The Vision was the runaway star of Avengers: Age of Ultron, and while the current volume focuses on a different Vision from the film, it has got to be the runaway star of the current stable of Marvel comics.
Yeah, yeah, yeah, we get it, the Vision is some kind of super-powered android cyborg or whatever (the right term is synthezoid) and he’s done his share of legendary shit in his time with the Avengers. But now, thanks to the completely warranted and never sarcastically derided All-New All-Different Marvel event, we get to see a Vision that’s doing his best to live a life as ordinary as possible. Except you don’t really get that choice when you’re a superhero right, especially because of the whole great power, great responsibility trope they dumped on us way back when. To add another layer of absurdity to Vision’s pursuit of normalcy is the introduction of his synthezoid nuclear family, including housewife Virginia, and kids Viv and Vin, who are both in High School. Are we normalised yet? No. Not by a longshot. In fact, ‘normal’ is in short supply in The Vision’s opening arc. Instead, writer Tom King and artists Gabriel Hernandez Walta and Jordie Bellaire serve up something that deserves every accolade it receives and every award nomination it garners.
The Vision’s pursuit of a ‘normal’ life with his family in Virginia while acting as the Avengers’ man in the White House doesn’t seem like the Vision at all. Besides, everyone knows that the American suburbs are far from ‘normal.’ They’re possibly one of the most abnormal places in the world. Wouldn’t the Vision know this already? Why would he waste time on a pointless endeavour like that, when there are so many secret wars and civil wars and incursions and ages of apocalypse and onslaughts and heroes reborn to have to contend with or succumb to as the case may be. The answer? Is it time to get preachy in a blog post yet? No. Let me just take a moment to yap about the other cool stuff going on in these pages.
King himself has acknowledged Hernandez Walta’s visionary (that pun was bound to happen) direction for the comic’s artwork. There are so many things the art team got right on this title. Simple elements like the choice of panels per page, their arrangement, and the sharp, textured images on every page are all great cases in point. The artist has chosen sober and sombre elements in his penciling work which is a fantastic pairing for a story so mature and rich. Yes, mature. Sex, secrecy, lies and a good helping of violence are all part and parcel of this book, and their inclusion in the story only helps its cause. Ok, you’ve waited long enough, gentle reader, and so, like Marvel Cinematic Universe Natasha Romanoff did to Steve Rogers, Clint Dempsey and Bruce Banner it’s time to move on!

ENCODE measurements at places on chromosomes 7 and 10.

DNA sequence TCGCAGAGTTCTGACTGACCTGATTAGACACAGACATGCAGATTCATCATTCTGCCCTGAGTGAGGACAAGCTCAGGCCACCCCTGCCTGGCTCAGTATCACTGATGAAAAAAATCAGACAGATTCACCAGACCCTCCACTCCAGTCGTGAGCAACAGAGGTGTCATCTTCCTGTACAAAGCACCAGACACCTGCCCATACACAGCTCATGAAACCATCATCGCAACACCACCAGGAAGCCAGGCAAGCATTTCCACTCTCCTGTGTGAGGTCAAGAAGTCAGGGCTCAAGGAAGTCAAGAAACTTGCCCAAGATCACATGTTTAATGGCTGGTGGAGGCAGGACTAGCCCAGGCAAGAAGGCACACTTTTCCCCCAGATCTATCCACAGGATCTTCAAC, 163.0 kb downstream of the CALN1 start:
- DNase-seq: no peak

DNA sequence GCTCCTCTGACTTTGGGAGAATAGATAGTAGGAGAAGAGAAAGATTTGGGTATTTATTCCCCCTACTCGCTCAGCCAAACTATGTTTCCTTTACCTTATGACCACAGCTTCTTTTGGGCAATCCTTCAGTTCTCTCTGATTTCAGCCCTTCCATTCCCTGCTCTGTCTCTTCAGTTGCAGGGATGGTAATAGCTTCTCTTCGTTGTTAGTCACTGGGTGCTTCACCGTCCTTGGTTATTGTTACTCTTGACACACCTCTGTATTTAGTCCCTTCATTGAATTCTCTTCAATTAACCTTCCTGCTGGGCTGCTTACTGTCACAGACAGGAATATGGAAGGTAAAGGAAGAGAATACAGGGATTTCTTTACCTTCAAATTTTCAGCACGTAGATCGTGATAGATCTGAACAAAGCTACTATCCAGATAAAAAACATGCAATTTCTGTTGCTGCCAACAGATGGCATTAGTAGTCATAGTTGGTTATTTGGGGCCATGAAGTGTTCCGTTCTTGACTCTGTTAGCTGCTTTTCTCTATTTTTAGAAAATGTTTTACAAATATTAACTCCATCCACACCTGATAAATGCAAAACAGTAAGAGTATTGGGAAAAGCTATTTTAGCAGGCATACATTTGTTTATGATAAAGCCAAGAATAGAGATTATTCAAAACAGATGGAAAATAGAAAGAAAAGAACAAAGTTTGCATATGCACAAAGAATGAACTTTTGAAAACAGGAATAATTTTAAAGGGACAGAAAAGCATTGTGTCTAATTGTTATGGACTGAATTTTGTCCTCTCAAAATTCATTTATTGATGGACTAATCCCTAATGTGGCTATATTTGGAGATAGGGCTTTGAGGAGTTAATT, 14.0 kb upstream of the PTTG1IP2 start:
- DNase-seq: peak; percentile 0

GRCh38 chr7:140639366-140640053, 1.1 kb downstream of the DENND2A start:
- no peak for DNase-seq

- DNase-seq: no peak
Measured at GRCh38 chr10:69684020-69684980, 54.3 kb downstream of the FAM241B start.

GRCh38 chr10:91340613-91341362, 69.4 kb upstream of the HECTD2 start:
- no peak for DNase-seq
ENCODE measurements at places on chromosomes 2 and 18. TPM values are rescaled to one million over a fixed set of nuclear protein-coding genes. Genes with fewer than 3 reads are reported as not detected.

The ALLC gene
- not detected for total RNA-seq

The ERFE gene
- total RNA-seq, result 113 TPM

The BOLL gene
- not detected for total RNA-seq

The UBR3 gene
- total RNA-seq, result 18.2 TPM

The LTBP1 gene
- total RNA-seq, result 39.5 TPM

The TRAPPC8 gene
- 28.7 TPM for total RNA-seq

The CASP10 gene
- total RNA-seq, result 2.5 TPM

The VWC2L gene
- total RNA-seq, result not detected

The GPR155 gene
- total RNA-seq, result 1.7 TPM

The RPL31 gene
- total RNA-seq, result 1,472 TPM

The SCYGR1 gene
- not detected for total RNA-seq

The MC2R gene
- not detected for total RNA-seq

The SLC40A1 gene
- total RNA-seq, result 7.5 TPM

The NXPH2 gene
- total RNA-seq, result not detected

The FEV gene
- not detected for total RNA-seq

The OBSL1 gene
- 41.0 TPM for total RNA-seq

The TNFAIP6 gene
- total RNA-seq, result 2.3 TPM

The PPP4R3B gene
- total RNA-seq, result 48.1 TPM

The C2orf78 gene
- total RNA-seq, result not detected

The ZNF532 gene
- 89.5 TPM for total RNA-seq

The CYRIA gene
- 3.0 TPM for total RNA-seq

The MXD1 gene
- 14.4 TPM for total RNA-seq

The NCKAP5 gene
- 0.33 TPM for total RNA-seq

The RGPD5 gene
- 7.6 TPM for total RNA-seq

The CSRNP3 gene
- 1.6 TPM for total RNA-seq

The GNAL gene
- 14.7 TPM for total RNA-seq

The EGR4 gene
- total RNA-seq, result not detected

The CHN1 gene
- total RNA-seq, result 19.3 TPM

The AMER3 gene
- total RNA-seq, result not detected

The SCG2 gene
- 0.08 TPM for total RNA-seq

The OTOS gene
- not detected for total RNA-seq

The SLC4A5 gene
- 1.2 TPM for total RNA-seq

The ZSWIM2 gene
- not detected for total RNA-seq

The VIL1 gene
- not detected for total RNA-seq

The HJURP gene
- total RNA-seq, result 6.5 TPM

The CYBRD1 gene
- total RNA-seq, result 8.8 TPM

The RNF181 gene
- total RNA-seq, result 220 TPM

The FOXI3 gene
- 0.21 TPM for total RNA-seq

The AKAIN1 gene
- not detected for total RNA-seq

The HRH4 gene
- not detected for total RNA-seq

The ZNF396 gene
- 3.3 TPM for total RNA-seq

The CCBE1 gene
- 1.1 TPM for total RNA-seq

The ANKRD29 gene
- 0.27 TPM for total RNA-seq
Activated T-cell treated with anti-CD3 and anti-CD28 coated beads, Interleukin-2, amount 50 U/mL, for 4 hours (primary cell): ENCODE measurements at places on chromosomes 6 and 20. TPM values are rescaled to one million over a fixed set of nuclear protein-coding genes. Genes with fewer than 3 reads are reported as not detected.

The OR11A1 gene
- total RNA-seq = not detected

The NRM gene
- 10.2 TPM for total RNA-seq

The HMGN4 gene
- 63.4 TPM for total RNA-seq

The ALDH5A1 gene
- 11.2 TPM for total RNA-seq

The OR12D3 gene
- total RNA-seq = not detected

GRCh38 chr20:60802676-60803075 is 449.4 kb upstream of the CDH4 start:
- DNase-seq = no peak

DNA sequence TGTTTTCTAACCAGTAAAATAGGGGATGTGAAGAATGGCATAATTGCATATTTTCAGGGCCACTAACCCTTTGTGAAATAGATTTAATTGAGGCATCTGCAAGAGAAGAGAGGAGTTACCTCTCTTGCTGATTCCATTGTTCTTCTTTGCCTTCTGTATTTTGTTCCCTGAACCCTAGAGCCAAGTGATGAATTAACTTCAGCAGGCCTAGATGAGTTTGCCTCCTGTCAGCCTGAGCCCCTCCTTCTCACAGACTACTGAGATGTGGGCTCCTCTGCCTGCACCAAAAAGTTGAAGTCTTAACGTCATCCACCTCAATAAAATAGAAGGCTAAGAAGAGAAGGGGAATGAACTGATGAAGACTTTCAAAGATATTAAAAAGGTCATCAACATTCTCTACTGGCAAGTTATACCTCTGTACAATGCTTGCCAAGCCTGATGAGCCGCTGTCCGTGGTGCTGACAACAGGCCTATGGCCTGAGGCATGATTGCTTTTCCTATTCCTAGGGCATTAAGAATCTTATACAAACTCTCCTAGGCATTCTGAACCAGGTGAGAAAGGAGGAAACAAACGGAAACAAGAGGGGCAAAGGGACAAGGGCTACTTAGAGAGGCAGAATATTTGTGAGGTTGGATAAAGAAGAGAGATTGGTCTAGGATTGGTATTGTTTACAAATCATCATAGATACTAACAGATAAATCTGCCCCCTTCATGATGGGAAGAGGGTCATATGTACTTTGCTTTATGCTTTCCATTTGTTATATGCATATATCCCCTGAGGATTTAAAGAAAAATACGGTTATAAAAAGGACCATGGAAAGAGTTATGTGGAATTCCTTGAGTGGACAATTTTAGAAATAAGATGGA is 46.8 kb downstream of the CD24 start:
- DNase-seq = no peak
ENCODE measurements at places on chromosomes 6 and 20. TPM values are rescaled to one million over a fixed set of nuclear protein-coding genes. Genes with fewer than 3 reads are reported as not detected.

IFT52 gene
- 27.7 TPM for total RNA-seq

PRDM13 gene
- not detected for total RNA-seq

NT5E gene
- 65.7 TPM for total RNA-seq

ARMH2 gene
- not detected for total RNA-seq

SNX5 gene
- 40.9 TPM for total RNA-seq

Remember the bit about the Vision’s quest for a normal life and all that spaz? Cue the inspirational music, and lets get preachy! Maybe King was trying to tell us that the idea of seeking normalcy was absurd because normal was a concept that evolved and changed and was entirely a matter of perspective, what with the thing that’s normal for the spider being pure chaos for the fly. Clearly a man who loves reading and writing, King addressed a reader who quizzed him about the possibility of metaphor in his script and the meaning of the floating water vase of Zenn-La. King’s response spoke volumes about his intentions.”The purpose of stories is not for the writer to tell you how he or she feels about something; that’s what essays are for. Stories are trying to dig into deeper truths that we can’t express directly because of the limitations of language. These sort of truths can only be seen obliquely through symbols and actions.” Respect!
Long story short, The Vision was far better than expected, with its murky take on the dark secrets of the American suburbs and the warped vision (last time, I promise) of what normal is. Whether you agree with her reasoning or not, Virginia’s actions throughout the book have the quality to stay with you long after you’ve put down the book, and that’s the sign of a truly great read.
Writer – Tom King
Artists – Gabriel Hernandez Walta, Jordie Bellaire